How to make kettle corn

Kettle Corn

When the culinary intelligentsia and critics catalog the myriad culinary wonders produced by the American dessert-masters known as the Pennsylvania Dutch, the country fair-nosh known as “kettle corn” is consistently ignored. And that’s messed up because the idea of popping corn in a sugar syrup, which then forms a thin, candy coating perfectly balancing the texture and flavor of the corn (the exact salty/sweet gestalt that makes bacon bacon) is a profound expression of genius.

Temperature control is key and the eponymous vessel goes a long way toward making this miracle possible. As I don’t own a large copper kettle, I employ a slightly unorthodox method, which entails popping a small amount of corn and using that audible as a prompt to add the remaining kernels along with the sugar. It’s not an elegant hack, but it gets me where I want to go, back to the windy roads around Lancaster, Penn. Oh! And watch out for the buggies.

  1. 1/4 cup canola oil
  2. 4 ounces mushroom popcorn kernels *
  3. 3 ounces granulated sugar
  4. 1 teaspoon fine sea salt
  5. 1/4 teaspoon chili powder
  1. Place the oil and a few popcorn kernels in a 6-quart metal mixing bowl. Cover with heavy-duty aluminum foil and poke 10 slits in the top with a knife.
  2. Place the bowl over medium-high heat and shake constantly using tongs to hold the bowl. Once the kernels pop, carefully add the remaining kernels, sugar and salt.
  3. Re-cover the bowl and return to medium high heat. Continue shaking constantly until the popcorn finishes popping, about 3 minutes.
  4. Remove the bowl from the heat and carefully remove the foil. Stir in the chili powder. Cool for 5 minutes before devouring.
  1. *There are essentially two varieties of popcorn: snowflake and mushroom. Mushroom popcorn pops smooth and round and kind of resemble the tops of mushrooms. I like this type for kettle corn because the smooth, firm texture provides a good surface for the candy coating to form. Snowflake varieties pop in crazy irregular shapes and tend to capture powdered flavorings well. They also take up more space when popped which is why snowflake varieties are the standard for movie theaters, circuses, ballparks, etc.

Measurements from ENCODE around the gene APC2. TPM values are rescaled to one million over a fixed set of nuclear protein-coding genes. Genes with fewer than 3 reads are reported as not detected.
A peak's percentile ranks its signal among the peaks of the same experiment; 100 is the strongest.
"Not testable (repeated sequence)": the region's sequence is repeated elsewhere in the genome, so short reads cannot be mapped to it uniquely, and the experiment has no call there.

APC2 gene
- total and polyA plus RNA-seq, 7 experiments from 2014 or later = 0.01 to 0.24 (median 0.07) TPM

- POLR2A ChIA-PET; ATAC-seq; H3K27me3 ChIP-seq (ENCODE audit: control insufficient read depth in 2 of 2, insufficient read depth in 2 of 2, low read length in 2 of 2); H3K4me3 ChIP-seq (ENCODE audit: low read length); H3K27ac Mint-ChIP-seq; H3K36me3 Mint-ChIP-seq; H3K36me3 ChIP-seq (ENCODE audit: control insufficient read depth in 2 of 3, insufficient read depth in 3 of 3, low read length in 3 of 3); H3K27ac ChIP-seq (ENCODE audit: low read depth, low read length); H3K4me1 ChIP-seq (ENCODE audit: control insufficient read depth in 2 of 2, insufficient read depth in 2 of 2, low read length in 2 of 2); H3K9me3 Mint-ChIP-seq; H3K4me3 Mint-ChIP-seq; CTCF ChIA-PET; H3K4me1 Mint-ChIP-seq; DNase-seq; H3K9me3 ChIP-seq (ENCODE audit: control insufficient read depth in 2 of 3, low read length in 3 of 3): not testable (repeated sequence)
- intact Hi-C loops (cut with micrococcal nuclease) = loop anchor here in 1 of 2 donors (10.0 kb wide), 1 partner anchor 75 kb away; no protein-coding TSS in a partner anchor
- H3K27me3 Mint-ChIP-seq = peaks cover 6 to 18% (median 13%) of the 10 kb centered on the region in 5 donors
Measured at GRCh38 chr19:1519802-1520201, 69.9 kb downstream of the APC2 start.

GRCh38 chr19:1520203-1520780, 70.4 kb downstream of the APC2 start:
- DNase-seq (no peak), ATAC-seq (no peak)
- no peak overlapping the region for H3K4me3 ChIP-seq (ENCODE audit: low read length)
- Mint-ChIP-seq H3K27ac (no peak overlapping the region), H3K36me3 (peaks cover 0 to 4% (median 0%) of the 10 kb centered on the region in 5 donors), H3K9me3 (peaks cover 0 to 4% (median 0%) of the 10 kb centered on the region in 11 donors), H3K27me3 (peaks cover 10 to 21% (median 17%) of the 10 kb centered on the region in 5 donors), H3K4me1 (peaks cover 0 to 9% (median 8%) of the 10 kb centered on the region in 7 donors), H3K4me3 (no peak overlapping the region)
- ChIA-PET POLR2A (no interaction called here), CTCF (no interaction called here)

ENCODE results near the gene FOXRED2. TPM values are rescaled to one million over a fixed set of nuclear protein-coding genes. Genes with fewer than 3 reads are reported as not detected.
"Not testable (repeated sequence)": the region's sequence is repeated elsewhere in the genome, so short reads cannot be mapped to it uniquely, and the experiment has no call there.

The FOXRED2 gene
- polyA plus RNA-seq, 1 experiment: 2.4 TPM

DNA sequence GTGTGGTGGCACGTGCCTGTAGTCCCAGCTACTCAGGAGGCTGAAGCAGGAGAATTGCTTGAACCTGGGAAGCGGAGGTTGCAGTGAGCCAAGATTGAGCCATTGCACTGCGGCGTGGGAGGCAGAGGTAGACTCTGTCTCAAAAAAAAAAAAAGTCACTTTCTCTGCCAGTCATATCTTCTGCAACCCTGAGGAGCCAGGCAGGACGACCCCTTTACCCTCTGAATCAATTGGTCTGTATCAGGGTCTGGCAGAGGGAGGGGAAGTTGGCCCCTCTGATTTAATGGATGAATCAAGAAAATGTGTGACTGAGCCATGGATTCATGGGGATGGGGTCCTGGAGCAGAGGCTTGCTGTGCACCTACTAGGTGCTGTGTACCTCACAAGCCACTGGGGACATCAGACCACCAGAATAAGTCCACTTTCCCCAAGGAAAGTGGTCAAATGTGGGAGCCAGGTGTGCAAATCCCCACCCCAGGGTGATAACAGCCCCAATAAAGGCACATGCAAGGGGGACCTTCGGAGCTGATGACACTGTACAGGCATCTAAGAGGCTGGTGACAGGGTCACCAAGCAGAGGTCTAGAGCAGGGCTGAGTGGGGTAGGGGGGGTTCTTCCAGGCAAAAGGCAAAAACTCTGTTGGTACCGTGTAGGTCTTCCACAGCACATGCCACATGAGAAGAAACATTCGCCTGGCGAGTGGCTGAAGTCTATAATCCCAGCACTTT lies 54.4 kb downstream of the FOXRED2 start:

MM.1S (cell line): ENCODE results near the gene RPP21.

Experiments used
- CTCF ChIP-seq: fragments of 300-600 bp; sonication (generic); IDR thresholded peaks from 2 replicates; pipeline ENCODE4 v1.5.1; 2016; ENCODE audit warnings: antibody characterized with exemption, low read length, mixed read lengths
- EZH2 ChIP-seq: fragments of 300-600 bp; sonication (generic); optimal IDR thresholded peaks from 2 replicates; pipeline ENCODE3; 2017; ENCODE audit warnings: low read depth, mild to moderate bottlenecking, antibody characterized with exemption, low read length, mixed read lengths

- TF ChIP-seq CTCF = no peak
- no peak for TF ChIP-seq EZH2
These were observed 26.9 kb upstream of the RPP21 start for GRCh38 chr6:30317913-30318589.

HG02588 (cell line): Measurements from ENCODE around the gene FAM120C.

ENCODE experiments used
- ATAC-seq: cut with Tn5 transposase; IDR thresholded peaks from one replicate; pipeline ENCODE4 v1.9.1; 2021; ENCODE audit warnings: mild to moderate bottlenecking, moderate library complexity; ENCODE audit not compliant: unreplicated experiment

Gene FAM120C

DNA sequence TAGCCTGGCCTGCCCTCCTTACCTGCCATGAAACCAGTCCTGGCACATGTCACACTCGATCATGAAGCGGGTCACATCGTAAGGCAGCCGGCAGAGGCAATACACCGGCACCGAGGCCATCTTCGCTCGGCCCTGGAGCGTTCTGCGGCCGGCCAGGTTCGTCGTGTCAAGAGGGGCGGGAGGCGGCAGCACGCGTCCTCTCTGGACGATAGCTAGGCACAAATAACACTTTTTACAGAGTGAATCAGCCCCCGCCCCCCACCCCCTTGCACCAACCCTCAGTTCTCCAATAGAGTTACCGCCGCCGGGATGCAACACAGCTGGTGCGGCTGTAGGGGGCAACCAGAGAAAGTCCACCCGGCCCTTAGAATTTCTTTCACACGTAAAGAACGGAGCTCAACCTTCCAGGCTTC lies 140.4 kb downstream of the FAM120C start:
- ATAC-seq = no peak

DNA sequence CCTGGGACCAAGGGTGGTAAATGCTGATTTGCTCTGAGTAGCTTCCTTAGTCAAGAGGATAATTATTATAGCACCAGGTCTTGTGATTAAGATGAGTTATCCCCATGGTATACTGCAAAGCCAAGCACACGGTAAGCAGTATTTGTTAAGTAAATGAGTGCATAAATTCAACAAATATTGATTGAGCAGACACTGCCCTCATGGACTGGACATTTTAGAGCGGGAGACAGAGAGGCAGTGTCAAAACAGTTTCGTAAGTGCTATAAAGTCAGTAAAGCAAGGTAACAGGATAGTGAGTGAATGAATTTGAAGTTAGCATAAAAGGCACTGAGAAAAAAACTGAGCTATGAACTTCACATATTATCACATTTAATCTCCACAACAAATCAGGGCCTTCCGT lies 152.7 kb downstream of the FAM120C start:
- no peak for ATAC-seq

By © Alton Brown, Recipe and Images 2016ALTON BROWN https://altonbrown.com/

Where is kettle corn from?

I was first introduced to kettle corn during a Highlanders festival at college. I always assumed this meant it had a Scottish background, but come to find out, that’s not the case at all. It actually first appeared in Pennsylvania from Dutch settlers in the 18th century.

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Flash forward a few hundred years and kettle corn has become an American staple at festivals and fairs, regardless of origin or occasion.

How to make kettle corn on a stovetop.

What kind of pan to use for stovetop popcorn

This recipe hinges on being cooked on the stovetop, and in order to do that, you need the “right” pan. I know this because I’ve tried using the “wrong” pan in the past and it was a total disaster.

You can always shell out the money for a special popcorn popper, but in almost all cases, that’s not necessary. In fact, I’ll bet you probably already have a perfect pan for popping popcorn hidden in the back of your pantry.

So, what pan should you use? Look for something that fits these requirements:

  • A wide, shallow pan, like a high-sided skillet. I haven’t had as much success with deep pots like stockpots and saucepans.
  • The thinner (and in some ways, the cheaper) the pan, the better. Don’t be like me and whip out your deluxe dutch oven. When cooking stovetop popcorn, and especially kettle corn, you want something that will transfer heat fast and be easy to lift.
  • A pan with a glass lid would be ideal so you can watch the progress of the popcorn and the color of the sugar.

How long does kettle corn last?

In most cases, homemade kettle corn should last for up to two to three weeks when stored in an airtight container.

You can also store it “fair style” in a plastic bag, but this can limit the freshness to one week. You can never be 100% sure that there isn’t a hole in the bag, no matter how small, and that can impact the shelf life. So if longevity is your goal, store it in a hard plastic container (or something similar) with a sealable lid.

Sweet and salty kettle corn recipe.